Skin is not just flexible; it is biodegradable and stretchable. So we started to dream. We began by developing electronic materials, either conductors or semiconductors. We added new functionality, such as self-healing properties, biodegradability and stretchability. That opened the way to new materials’ development.
SEMI: What discoveries have you made in new materials?
Bao: Over the past decade, we’ve developed skin-like materials with electronic properties that are on par with the best conducting and semiconducting polymers. Some of our skin-like semiconducting polymers can perform even better than amorphous silicon. That means with suitable processing methods, we can make stretchable ICs, initially with tens of transistors that can perform analog or digital functions, and in a later stage, stretchable displays driven by active matrix arrays.
SEMI: What would it take to put these materials into production?
Bao: We need to develop methods to pattern the skin-like electronic materials into fine features. We have been leveraging similar processes used for flexible circuit boards. Some research groups are developing roll-to-roll fabrication and printing methods.
SEMI: Which technologies/applications are you commercializing?
Bao: C3Nano is a Bao Research Group spin-off startup that is commercializing nanomaterials that are promising for bendable and foldable electronics.
Another spin-off that is licensing our technology, PyrAmes, is developing a continuously non-invasive blood-pressure monitor. It’s not a cuff so the patient doesn’t have to remember to put it on.
In the shorter term, we’re looking at putting artificial skin on prosthetic limbs and robotic hands. Further down the road, we could put skin on wounded regions of the body, forging connections to nerves that would support realistic sensation.
To realize these applications, we’ll need to conduct further R&D on materials and applications. The manufacturing of these devices still needs much more development.
Fortunately, we’re part of a fertile development ecosystem at Stanford. I started the Stanford Wearable Electronics Initiative (eWEAR) to forge collaborations across Stanford campus as well as with industry.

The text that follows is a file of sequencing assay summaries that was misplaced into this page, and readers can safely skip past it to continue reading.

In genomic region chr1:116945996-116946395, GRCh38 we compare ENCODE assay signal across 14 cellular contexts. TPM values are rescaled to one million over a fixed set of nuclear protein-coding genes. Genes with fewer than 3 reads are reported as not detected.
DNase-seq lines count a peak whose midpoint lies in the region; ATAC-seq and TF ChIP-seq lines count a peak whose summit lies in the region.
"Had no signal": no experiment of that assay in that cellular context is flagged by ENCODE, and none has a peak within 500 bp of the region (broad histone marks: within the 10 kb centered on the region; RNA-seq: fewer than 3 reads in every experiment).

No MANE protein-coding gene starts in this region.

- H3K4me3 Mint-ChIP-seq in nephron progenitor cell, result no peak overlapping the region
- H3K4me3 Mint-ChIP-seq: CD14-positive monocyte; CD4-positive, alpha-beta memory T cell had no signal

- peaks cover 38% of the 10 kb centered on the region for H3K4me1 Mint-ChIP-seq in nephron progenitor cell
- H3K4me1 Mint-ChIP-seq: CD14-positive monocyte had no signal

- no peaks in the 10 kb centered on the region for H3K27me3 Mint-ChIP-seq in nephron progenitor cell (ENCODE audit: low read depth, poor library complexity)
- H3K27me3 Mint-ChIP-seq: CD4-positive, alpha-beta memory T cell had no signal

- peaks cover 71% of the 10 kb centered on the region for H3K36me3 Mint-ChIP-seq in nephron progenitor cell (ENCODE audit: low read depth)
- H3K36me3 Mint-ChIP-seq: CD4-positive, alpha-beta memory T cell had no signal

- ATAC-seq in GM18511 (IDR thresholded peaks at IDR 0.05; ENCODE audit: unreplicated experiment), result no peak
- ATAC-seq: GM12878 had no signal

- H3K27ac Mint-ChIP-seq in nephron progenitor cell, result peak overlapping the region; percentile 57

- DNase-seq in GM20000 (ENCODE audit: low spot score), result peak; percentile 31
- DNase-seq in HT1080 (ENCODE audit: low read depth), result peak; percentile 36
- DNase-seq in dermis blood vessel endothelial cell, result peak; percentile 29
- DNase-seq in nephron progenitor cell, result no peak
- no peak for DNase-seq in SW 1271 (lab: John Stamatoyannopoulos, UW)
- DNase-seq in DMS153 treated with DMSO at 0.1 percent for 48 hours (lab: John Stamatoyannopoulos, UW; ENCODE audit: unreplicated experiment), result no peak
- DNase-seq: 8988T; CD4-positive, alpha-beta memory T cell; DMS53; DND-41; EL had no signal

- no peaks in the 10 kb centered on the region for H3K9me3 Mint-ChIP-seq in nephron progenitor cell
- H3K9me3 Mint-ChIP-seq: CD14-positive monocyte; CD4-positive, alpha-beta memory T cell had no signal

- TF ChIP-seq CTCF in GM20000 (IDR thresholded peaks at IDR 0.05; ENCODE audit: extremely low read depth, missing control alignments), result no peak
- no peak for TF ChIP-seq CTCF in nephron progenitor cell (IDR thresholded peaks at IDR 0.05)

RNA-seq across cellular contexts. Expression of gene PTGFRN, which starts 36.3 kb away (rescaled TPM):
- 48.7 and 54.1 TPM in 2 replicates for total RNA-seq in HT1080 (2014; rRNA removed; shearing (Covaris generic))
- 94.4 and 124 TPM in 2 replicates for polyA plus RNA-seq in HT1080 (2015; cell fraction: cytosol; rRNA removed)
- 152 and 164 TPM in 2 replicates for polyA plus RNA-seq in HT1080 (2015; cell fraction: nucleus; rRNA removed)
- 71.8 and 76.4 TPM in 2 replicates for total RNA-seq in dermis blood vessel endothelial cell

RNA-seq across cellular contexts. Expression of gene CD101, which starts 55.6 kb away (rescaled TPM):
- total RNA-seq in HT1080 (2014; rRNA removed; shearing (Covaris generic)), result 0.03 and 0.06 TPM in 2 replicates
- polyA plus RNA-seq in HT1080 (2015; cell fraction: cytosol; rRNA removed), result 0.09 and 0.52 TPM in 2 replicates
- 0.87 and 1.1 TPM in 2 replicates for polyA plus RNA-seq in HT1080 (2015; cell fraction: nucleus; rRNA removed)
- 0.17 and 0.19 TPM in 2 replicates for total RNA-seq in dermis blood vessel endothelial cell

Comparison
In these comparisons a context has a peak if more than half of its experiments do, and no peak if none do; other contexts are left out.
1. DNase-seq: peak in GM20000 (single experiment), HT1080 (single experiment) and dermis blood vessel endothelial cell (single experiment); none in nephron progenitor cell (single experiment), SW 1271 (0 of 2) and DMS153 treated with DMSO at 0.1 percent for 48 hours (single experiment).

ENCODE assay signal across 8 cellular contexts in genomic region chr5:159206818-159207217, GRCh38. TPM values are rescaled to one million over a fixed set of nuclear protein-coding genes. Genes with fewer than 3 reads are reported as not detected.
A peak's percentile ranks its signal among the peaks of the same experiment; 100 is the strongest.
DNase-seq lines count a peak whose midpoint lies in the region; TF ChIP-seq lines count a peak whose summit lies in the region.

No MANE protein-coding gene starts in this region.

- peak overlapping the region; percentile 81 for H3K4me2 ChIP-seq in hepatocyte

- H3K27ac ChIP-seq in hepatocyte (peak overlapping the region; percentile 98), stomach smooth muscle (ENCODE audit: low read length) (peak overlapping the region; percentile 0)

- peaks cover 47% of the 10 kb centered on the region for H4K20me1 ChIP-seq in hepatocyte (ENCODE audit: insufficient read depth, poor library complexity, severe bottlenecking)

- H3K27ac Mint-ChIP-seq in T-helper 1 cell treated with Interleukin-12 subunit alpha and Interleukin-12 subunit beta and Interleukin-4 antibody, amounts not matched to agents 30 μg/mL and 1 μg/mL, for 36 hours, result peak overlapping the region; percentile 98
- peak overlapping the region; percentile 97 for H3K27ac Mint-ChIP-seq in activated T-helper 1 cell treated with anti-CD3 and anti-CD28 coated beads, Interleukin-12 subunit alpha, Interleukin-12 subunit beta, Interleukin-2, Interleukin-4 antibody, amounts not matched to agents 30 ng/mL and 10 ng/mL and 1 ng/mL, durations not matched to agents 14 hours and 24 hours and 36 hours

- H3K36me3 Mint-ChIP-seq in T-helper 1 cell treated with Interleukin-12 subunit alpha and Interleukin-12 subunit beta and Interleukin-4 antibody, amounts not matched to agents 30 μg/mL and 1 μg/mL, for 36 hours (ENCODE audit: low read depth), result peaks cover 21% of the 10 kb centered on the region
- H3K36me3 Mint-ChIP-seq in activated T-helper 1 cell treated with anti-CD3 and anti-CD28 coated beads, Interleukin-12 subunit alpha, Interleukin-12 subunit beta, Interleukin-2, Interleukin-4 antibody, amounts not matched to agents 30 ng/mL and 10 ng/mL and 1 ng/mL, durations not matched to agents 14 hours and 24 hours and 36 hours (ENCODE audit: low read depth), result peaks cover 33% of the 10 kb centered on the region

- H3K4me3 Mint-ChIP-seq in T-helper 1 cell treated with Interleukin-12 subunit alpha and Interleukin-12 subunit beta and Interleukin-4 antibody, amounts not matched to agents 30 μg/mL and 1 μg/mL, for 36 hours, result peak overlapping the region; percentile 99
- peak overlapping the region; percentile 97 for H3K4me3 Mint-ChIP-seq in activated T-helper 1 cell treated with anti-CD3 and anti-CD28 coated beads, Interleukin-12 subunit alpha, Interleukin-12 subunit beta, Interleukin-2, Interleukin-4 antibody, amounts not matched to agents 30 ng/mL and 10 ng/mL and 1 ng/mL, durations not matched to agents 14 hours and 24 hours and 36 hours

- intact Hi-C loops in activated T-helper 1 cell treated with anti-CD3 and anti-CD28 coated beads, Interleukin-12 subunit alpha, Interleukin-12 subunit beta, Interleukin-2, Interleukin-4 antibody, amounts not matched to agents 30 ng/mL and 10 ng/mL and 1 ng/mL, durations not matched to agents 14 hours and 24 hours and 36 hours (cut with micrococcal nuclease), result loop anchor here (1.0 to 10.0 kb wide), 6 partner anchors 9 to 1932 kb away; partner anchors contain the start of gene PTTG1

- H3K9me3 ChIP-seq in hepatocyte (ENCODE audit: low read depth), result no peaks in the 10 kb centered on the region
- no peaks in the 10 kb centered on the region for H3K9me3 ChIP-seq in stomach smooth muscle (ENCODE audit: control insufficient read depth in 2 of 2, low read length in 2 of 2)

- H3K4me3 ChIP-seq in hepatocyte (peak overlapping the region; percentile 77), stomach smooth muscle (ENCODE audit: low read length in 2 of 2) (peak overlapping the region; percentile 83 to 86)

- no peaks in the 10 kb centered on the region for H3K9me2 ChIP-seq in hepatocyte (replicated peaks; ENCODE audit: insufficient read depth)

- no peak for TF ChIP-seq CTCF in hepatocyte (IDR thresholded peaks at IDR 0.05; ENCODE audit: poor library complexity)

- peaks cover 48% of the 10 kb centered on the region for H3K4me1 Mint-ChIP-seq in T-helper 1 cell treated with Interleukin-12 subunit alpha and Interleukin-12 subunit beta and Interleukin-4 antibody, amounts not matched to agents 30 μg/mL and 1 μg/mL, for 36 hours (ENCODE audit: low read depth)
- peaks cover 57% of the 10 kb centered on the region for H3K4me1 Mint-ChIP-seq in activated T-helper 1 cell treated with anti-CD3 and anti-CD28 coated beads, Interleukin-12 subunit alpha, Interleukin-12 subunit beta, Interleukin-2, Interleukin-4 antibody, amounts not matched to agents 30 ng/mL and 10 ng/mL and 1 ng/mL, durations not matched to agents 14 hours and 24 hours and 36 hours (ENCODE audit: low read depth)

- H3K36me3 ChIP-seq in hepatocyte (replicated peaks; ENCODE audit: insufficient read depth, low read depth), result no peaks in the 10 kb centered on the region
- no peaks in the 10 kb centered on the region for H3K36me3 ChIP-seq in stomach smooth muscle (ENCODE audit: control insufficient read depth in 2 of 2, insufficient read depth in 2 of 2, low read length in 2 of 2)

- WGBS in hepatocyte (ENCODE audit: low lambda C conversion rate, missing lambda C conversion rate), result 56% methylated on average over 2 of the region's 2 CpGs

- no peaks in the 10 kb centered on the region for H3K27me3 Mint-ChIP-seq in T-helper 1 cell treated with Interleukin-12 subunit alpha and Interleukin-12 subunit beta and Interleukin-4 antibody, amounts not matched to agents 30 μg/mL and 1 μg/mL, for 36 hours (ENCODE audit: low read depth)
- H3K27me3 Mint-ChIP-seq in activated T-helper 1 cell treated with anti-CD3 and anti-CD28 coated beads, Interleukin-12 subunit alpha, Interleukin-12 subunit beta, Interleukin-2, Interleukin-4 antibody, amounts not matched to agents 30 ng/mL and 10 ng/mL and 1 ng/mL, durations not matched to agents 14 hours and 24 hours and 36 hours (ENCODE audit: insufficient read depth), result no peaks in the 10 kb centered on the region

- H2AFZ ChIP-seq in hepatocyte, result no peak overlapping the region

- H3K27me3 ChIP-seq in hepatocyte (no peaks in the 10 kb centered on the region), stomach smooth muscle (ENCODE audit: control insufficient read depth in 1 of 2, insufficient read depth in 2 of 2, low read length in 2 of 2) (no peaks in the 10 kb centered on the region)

SEMI: What would you like FLEX|MSTC attendees to take away from your presentation?
Bao: I’d like them to realize that the future of electronics is changing. I imagine a future in which the functions of a smartphone will disappear into what we wear, what we attach to our skin and what we implant inside our body. I believe that skin-like electronics will help to facilitate this future, allowing us to connect with each other and our surroundings in ways that feel natural, yet that also enhance our quality of life.
Zhenan Bao is K.K. Lee Professor of Chemical Engineering with courtesy appointments in Chemistry and Material Science and Engineering at Stanford University. She founded the Stanford Wearable Electronics Initiate (eWEAR) and serves as the faculty director. Prior to joining Stanford in 2004, she was a Distinguished Member of Technical Staff at Bell Labs, Lucent Technologies from 1995 to 2004.
Bao has over 500 refereed publications and over 65 U.S. patents with a Google Scholar H-Index >155. In her recent work, she has developed skin-inspired organic electronic materials, which have resulted in unprecedented performance or functions in medical devices, energy storage and environmental applications. She has pioneered several important design concepts for organic electronic materials. Her work has enabled flexible electronic circuits and displays.
For more information on professor Bao’s research, visit Bao Research Group.
Maria Vetrano is a public relations consultant at SEMI.